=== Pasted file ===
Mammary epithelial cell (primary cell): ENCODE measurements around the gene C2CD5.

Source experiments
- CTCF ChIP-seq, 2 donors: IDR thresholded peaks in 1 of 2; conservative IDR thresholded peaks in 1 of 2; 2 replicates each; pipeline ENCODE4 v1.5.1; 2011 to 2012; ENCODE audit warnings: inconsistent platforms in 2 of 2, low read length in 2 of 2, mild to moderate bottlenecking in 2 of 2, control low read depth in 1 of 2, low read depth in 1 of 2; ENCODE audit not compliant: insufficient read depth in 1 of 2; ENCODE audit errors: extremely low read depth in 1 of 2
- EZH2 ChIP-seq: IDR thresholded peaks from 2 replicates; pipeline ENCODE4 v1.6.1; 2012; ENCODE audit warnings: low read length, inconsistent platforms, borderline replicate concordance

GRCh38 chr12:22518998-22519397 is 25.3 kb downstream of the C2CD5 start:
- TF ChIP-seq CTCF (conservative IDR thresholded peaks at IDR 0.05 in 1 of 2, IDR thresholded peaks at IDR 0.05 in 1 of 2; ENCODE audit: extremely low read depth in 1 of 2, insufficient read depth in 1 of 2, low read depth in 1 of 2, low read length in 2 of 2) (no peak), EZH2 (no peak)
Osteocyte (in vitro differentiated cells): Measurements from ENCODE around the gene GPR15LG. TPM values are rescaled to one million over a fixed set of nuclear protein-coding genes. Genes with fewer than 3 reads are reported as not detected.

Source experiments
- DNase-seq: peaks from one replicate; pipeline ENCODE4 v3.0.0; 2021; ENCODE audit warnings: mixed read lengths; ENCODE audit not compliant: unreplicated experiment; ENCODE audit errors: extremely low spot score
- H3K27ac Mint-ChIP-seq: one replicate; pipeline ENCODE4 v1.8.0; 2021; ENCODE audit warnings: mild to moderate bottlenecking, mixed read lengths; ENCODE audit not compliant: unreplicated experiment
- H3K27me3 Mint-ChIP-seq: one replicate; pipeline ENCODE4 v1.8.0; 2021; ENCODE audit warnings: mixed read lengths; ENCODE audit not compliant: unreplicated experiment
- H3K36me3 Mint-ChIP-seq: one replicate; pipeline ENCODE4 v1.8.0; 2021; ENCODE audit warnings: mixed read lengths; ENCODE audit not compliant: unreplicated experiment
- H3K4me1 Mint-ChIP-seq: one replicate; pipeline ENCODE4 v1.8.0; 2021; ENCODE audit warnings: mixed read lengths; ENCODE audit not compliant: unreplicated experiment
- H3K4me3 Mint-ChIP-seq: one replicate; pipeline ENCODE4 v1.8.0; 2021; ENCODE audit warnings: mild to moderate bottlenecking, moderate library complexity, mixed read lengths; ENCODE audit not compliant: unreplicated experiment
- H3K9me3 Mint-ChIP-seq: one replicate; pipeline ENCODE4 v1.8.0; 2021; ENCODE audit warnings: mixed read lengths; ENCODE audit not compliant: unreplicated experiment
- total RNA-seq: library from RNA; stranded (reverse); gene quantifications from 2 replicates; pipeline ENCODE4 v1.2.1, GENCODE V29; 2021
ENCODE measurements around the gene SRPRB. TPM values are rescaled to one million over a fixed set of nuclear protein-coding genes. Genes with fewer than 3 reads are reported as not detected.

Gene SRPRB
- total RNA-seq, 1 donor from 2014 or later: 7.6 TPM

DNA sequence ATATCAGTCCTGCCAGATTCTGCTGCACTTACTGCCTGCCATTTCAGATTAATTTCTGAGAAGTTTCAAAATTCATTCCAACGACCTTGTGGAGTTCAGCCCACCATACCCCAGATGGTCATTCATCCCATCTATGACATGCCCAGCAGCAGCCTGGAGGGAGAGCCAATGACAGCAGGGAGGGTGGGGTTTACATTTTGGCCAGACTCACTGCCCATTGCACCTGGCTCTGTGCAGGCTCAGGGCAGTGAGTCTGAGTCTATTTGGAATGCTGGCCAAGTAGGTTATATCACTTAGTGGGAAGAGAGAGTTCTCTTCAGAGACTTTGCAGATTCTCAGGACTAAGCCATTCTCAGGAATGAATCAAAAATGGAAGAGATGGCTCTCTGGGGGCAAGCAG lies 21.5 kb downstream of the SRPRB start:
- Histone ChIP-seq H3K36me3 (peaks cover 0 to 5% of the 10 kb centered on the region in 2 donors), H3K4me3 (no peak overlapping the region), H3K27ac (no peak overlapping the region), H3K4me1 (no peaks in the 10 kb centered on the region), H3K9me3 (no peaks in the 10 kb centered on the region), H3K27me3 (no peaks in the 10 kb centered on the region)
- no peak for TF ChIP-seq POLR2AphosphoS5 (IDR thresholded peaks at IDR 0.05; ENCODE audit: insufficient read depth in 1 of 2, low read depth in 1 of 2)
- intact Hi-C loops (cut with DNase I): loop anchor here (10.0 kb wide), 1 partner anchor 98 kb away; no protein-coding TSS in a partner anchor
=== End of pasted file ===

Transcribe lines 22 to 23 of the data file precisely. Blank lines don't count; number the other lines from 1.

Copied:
- no peak for TF ChIP-seq POLR2AphosphoS5 (IDR thresholded peaks at IDR 0.05; ENCODE audit: insufficient read depth in 1 of 2, low read depth in 1 of 2)
- intact Hi-C loops (cut with DNase I): loop anchor here (10.0 kb wide), 1 partner anchor 98 kb away; no protein-coding TSS in a partner anchor